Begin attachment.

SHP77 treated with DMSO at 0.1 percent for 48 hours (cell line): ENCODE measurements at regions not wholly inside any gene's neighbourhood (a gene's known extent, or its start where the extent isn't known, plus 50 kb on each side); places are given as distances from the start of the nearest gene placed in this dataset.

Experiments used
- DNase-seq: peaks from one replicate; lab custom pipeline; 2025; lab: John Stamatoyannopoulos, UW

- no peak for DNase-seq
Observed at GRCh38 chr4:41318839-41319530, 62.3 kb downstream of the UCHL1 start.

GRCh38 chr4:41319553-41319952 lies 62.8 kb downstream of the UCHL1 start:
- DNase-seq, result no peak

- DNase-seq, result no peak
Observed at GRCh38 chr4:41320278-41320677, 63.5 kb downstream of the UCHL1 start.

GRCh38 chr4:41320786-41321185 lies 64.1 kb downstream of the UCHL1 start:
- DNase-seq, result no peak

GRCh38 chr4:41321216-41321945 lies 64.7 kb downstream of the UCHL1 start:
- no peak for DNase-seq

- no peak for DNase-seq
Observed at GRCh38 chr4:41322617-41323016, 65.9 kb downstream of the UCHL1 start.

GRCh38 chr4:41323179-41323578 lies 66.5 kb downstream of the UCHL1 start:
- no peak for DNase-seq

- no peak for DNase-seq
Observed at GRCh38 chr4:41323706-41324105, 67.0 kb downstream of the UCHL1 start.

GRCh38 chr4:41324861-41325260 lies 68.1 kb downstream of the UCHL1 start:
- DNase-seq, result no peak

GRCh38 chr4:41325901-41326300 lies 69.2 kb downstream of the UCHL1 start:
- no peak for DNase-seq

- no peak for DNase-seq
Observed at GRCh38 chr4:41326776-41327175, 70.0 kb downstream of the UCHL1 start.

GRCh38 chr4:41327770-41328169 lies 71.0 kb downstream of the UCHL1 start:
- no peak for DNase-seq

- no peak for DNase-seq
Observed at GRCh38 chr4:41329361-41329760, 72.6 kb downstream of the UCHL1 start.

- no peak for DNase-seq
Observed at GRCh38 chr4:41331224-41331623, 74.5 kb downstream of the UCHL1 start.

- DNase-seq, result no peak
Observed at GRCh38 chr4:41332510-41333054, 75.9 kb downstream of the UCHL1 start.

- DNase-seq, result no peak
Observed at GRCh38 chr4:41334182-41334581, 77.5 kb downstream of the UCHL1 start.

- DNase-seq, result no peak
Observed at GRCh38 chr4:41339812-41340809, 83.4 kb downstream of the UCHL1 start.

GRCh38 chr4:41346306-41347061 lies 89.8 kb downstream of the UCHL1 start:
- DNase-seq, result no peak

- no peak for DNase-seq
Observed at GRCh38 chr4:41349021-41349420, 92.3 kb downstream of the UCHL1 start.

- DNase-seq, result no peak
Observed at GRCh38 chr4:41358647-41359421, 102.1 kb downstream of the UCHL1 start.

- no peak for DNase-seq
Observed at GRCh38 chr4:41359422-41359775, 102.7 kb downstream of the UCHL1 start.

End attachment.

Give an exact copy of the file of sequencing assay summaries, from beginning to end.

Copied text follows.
SHP77 treated with DMSO at 0.1 percent for 48 hours (cell line): ENCODE measurements at regions not wholly inside any gene's neighbourhood (a gene's known extent, or its start where the extent isn't known, plus 50 kb on each side); places are given as distances from the start of the nearest gene placed in this dataset.

Experiments used
- DNase-seq: peaks from one replicate; lab custom pipeline; 2025; lab: John Stamatoyannopoulos, UW

- no peak for DNase-seq
Observed at GRCh38 chr4:41318839-41319530, 62.3 kb downstream of the UCHL1 start.

GRCh38 chr4:41319553-41319952 lies 62.8 kb downstream of the UCHL1 start:
- DNase-seq, result no peak

- DNase-seq, result no peak
Observed at GRCh38 chr4:41320278-41320677, 63.5 kb downstream of the UCHL1 start.

GRCh38 chr4:41320786-41321185 lies 64.1 kb downstream of the UCHL1 start:
- DNase-seq, result no peak

GRCh38 chr4:41321216-41321945 lies 64.7 kb downstream of the UCHL1 start:
- no peak for DNase-seq

- no peak for DNase-seq
Observed at GRCh38 chr4:41322617-41323016, 65.9 kb downstream of the UCHL1 start.

GRCh38 chr4:41323179-41323578 lies 66.5 kb downstream of the UCHL1 start:
- no peak for DNase-seq

- no peak for DNase-seq
Observed at GRCh38 chr4:41323706-41324105, 67.0 kb downstream of the UCHL1 start.

GRCh38 chr4:41324861-41325260 lies 68.1 kb downstream of the UCHL1 start:
- DNase-seq, result no peak

GRCh38 chr4:41325901-41326300 lies 69.2 kb downstream of the UCHL1 start:
- no peak for DNase-seq

- no peak for DNase-seq
Observed at GRCh38 chr4:41326776-41327175, 70.0 kb downstream of the UCHL1 start.

GRCh38 chr4:41327770-41328169 lies 71.0 kb downstream of the UCHL1 start:
- no peak for DNase-seq

- no peak for DNase-seq
Observed at GRCh38 chr4:41329361-41329760, 72.6 kb downstream of the UCHL1 start.

- no peak for DNase-seq
Observed at GRCh38 chr4:41331224-41331623, 74.5 kb downstream of the UCHL1 start.

- DNase-seq, result no peak
Observed at GRCh38 chr4:41332510-41333054, 75.9 kb downstream of the UCHL1 start.

- DNase-seq, result no peak
Observed at GRCh38 chr4:41334182-41334581, 77.5 kb downstream of the UCHL1 start.

- DNase-seq, result no peak
Observed at GRCh38 chr4:41339812-41340809, 83.4 kb downstream of the UCHL1 start.

GRCh38 chr4:41346306-41347061 lies 89.8 kb downstream of the UCHL1 start:
- DNase-seq, result no peak

- no peak for DNase-seq
Observed at GRCh38 chr4:41349021-41349420, 92.3 kb downstream of the UCHL1 start.

- DNase-seq, result no peak
Observed at GRCh38 chr4:41358647-41359421, 102.1 kb downstream of the UCHL1 start.

- no peak for DNase-seq
Observed at GRCh38 chr4:41359422-41359775, 102.7 kb downstream of the UCHL1 start.